Thursday, July 30, 2009


TV has been almost always a part of our shopping expeditions (we had no choice to start with.) And mind you, she is quite an active part of her own shopping - so much so that I forecast that by her second birthday, we'll be playing passive spectators while she's shopping for herself.

Actually it so happened, that as new parents (and even new grandparents, aunts) we would be tempted to buy stuff for her - clothes, toys, accessories, board books and games. And as a result, by her first birthday, we had a whole lot of everything for her. The gifts on TV's first birthday only added to the largely underutilized treasure of baby stuff.

Also, TV is hardly a toy person. Her love for any new toy, stays only for the first half an hour until she has explored the 'new thing'. Then ocassionally she plays with any of her toys for a maximum of 5 min. I don't know if its same with all babies and toddlers. Or that we have not been able to really get her and keep her interested in the toys.

So post her first birthday, if we come across something really really exciting and worth taking, we have TV explore the toy in the store itself. We leave her with it for 15 min while we would check something else. If her excitement stays and if she doesn't shrug and say 'done' then we pick it up.

Even in case of clothes, she has her mind and opinion on what we should buy. As for shoes / accessories, TV is ready to try them on, look in the mirror, look around at others to see what they say and then make a choice.

There have been times when she has made demands for things we never intended to buy. And we have so far been able to not give in to those 'oh-so-cute' looks. We either convince or distract her and move on.

Thanks to her exposure to the whole process of shopping - she has now learned a few key lessons;

1. Make a list of things you want to buy and stick to the list ('that's not on our list' a good tool to convince her that we dont need abc yet)

2. Look around, try and make a choice.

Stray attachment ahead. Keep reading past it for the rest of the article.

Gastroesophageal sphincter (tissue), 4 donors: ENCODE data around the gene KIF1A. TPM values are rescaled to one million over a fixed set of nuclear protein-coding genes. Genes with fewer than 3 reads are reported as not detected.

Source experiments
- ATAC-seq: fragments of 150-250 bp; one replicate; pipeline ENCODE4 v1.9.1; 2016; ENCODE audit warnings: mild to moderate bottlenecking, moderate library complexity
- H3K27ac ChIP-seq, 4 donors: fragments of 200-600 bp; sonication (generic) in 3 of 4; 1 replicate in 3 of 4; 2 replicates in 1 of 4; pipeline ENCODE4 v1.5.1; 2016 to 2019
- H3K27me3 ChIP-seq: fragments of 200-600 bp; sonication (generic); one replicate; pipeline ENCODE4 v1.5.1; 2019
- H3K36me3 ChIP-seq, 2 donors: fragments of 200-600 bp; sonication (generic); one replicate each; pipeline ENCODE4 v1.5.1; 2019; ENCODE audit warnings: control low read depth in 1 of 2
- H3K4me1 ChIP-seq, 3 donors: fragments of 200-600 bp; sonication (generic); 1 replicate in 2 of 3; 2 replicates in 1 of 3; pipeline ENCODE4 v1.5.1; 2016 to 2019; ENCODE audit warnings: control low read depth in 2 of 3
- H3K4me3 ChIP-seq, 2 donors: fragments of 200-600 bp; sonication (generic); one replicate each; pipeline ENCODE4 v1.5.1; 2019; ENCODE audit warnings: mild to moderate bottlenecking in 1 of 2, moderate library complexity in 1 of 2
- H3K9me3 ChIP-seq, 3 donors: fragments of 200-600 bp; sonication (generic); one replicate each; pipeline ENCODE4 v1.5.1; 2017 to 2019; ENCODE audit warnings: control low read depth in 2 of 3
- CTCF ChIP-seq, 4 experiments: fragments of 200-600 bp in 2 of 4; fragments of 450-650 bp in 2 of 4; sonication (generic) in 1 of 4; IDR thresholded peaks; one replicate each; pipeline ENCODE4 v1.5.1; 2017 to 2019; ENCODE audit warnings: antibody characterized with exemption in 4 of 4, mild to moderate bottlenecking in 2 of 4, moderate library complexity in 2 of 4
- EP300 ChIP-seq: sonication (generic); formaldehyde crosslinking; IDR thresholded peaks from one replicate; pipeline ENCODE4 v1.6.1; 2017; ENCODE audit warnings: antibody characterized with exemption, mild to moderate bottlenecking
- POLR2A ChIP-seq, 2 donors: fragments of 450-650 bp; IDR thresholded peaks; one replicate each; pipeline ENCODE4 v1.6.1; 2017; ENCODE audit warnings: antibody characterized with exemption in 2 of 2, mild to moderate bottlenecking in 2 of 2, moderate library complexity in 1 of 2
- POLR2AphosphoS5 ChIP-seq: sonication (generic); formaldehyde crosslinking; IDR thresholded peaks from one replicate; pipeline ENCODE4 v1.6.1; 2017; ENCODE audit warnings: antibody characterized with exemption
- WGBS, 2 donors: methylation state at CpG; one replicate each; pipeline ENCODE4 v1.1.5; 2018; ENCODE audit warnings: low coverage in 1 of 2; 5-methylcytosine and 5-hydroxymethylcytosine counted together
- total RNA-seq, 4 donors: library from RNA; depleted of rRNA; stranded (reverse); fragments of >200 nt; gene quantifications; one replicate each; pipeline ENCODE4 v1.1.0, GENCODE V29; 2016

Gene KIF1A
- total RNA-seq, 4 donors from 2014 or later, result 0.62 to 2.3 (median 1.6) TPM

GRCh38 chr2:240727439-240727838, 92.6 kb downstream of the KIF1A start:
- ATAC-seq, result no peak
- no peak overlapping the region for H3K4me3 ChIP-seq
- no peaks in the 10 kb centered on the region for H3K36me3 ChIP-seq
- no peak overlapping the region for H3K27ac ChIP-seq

3. You cannot just lift things from a shop. You need to 'pay' for it.

4. That's how things come in our house.

5. It's indeed hard work

6. Mom and dad also need some things for themselves

Involving her in this highly important activity also leaves us some room to spend time shopping for ourselves. And may I add that she's turning out to be an extremely helpful daughter who would also pick up things for us - 'this yon (one)?' just the way we do it for her!

In Seach of a perfect Preschool

Last couple of weeks our family has been busy viewing preschools for our bright little one. Of course our internet survey and literature survey about preschools started much before that.

TV is just 20 months, but we feel she is ready for a pre school. She is able to communicate, almost potty trained, can self feed finger food, seems to have grown out of all the 'mums and tots' activities and most importantly is getting very demanding.

So we've been to practically to all the relevant playschools around, ranging from a good neighborhood play school to national and international preschool chains.

My new found knowledge about preschool education has indeed got me interested in the area of business opportunity. And no wonder that the area, which did'nt seem to be significant earlier, is seeing rapid mushrooming of preschools everywhere.

So I've seen a couple of montessori schools. Here mixed age group kids direct the course of their own learning, along various areas of intelligence - sensorial, mathematical,language,cultural, language and practical life skills. This essentially happens through the montessori materials, toys and activities.

Then of course there are some versions of the montessori schools. And some are its distant relatives, like the one I saw - a school for multiple intelligences.